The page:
|Sep-28-03|| ||mack: Haha, not question, QUEEN! God I'm an idiot |
|Oct-10-03|| ||evansgambit: i was reading the earlier kibitzings and someone talked about Nemeth. i've never heard of this guy...so i googled him and i think his anti-comp style is very convincing. has anyone flip through Ernest F. Pecci's book about his games against Fritz? i must say...good stuff man. |
|Oct-11-03|| ||drukenknight: try looking up the game; Jets vs Colts, SB III; 1969. |
|Oct-21-03|| ||lostemperor: The Seirawan annotations given by <ksadler> confirmed my earlier suspicions/ conviction of the charade between IBM and Kasparov this match/game was. After the dissapointing fifth game draw Kasparov said:" <the match is over>". Now why did he say that?? There was still this one game to go and everything (the human race) depended on this outcome. He can still win the match or lose. He can even play for a draw. It was anything but over!! |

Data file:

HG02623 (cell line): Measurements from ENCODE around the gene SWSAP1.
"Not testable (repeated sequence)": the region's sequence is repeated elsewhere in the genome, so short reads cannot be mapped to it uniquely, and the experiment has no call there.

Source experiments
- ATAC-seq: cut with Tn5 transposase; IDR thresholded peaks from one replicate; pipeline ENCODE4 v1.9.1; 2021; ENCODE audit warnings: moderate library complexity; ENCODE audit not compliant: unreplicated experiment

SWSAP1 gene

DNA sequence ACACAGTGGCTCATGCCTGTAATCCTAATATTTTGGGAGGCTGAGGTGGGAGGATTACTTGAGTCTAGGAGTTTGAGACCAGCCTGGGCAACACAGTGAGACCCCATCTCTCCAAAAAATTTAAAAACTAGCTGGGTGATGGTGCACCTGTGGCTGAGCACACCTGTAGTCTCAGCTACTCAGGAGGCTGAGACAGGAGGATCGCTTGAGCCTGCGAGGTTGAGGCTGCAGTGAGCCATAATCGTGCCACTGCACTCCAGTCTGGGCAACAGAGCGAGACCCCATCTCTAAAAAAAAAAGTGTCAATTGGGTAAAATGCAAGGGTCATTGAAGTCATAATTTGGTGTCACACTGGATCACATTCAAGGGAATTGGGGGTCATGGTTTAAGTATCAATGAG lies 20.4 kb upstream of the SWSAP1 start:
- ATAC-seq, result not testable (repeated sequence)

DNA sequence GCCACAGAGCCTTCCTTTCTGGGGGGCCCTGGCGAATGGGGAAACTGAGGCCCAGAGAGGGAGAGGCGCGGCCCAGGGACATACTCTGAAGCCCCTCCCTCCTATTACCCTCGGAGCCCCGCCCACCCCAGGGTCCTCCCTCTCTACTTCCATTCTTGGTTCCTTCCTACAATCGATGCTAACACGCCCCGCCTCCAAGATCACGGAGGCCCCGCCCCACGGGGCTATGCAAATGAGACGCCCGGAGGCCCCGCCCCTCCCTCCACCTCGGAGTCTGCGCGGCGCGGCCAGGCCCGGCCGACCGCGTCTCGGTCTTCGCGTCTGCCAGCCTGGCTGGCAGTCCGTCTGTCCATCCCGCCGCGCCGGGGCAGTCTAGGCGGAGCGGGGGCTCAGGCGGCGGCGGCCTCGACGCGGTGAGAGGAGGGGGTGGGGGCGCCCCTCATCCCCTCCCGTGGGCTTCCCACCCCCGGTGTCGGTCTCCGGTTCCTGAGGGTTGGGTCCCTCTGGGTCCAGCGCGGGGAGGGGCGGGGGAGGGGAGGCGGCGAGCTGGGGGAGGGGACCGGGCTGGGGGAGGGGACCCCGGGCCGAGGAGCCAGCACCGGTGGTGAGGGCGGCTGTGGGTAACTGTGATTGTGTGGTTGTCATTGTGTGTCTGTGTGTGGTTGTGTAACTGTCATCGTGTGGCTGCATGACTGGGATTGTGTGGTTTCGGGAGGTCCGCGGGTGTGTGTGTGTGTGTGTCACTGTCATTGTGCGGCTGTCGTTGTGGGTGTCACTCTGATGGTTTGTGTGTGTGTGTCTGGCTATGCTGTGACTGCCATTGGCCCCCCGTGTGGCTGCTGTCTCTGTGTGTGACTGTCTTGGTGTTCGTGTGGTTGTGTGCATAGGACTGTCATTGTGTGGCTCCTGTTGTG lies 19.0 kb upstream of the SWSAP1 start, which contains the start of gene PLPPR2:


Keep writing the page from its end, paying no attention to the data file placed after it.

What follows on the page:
So why did he say that it was over (as to give us a hint)?? Because he knew he agreed to lose this prearranged game! No Cashparov knew the Caro-Kann perfectly because it was the main defense of his arch-rival Karpov. This kind of sacrifice is a beginners theme and Kasparov even sacrificed a knight himself on e6 against a Caro-Kann under far more complicated circumstances Kasparov vs Karpov, 1988
A beginner can see that after 7.. h6?? 8. Nxe6 will give a dangerous attack if only because after ...fxe6 a bishopcheck at g6 looks murderous (what also happened in this game). After the game Kasparov admitted he knew the game was over after Nxe6. Quo vadis Gary? Kasparov owes the world much more than just an apology.
|Oct-21-03|| ||Chris00nj: Here is a very interesting article on the match by Kasparov himself.|
I believe he has numerous good points and unanswered questions by IBM. I think there is a strong chance that there was some human hanky-panky by IBM. The way Kasparov convincingly won in the first game, and then computer changed it's play... at least on certain moves.